How Elon Musk’s attempt to delay the Twitter trial could backfire

How Elon Musk’s attempt to delay the Twitter trial could backfire

Content Warning: I am about to conduct a close reading while violating the principles of the New Criticism.

I woke up nervous this morning, so we’re going to read this internet artifact closely: a semi-viral tweet showing Elon Musk discussing Twitter bots in some sort of blurry conference room. However, there is an audience – you can hear them laughing.

Here’s a slightly edited version of what Musk says in that video snippet:

…it’s extremely basic and anyone who uses twitter is aware that the comment threads are full of spam, scams and just a bunch of fake accounts. So it seems more than reasonable for Twitter to claim that… the number of truly unique people you see commenting on Twitter daily is over 95 percent… That’s what they claim. Anyone have this experience? [laughter from the audience and from Musk] Exactly.

The video is from the All-In Summit in May (his comments start at 2:00am or so). At the time of this writing, Musk had signed the agreement to acquire Twitter for $44 billion.

Now for the content. Musk says that “everyone who uses Twitter is aware that the comment threads are full of spam, scams, and just a bunch of fake accounts.” That’s a bit of an exaggeration – my answers are top notch – but it strikes some truth. No one can claim not to have noticed bots, spammers, and people impersonating Musk to get your money. I noticed many of them especially in Musk’s mentions.

Musk goes on to ask if anyone has the experience of interacting with real people 95 percent of the time, leading to audience laughter and his own giggles. The intention here, with apologies to John Crowe Ransom, is to invoke contempt for the notion that 95 percent of Twitter accounts are human.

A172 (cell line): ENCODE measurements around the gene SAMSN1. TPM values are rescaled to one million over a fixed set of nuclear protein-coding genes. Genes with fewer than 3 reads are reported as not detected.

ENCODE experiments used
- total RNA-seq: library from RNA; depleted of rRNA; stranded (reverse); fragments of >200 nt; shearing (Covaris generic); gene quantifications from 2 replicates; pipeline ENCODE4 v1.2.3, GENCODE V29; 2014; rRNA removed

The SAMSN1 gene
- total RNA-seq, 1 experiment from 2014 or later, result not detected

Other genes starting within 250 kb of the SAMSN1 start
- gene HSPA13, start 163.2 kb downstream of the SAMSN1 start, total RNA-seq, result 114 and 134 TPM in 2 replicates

If you watch the longer video – not just the clip – Musk is being interviewed. The clip on Twitter breaks off before Musk suggests that if you think you interact primarily with people, “there’s a bridge I’d like to sell you.” (I…guess I’d like to hear about the bridge?) Then he suggests the “lowest estimate” of fake accounts is about 20 percent. That estimate doesn’t appear to be based on anything — if there is a source, Musk certainly doesn’t cite it.

Strategically, “why am I not more popular” is not a good question to ask in public

Musk also boasts that he has the most popular tweet of all people, about taking over Coca-Cola “to put the cocaine back in‘, a stunt I would support if I believed Musk could actually close the deal. Musk wonders why this popular tweet isn’t even more popular? Literally, he says: “Twitter says the monetizable daily active users [on the platform] is 217 million. So why would the most popular tweet of all time basically only account for two, two and a half percent of the total user base?”

As the camera cuts back to the personal event, Peter Thiel appears to be holding his forehead. (I’ve never felt closer to Thiel, Musk’s PayPal co-founder, in my life.) One possible answer, Elon, is that a lot of people use reverse-chronological feeds. So if you’re not tweeting while actively watching Twitter, you haven’t seen it. Or maybe, just maybe, they didn’t find it very funny! Strategically, “why am I not more popular” is not a good question to ask publicly because someone will answer it.

Musk continues to intervene. (Again, I edited that quote slightly to make it sound like he was speaking in full sentences.) “Something doesn’t add up here. My concern is – it’s not 5 or 7 or 8 percent, but is it maybe 80 percent or 90 percent bots? I definitely know there are some real people on Twitter. Is it an order of magnitude? Is it 50 percent instead of 5?”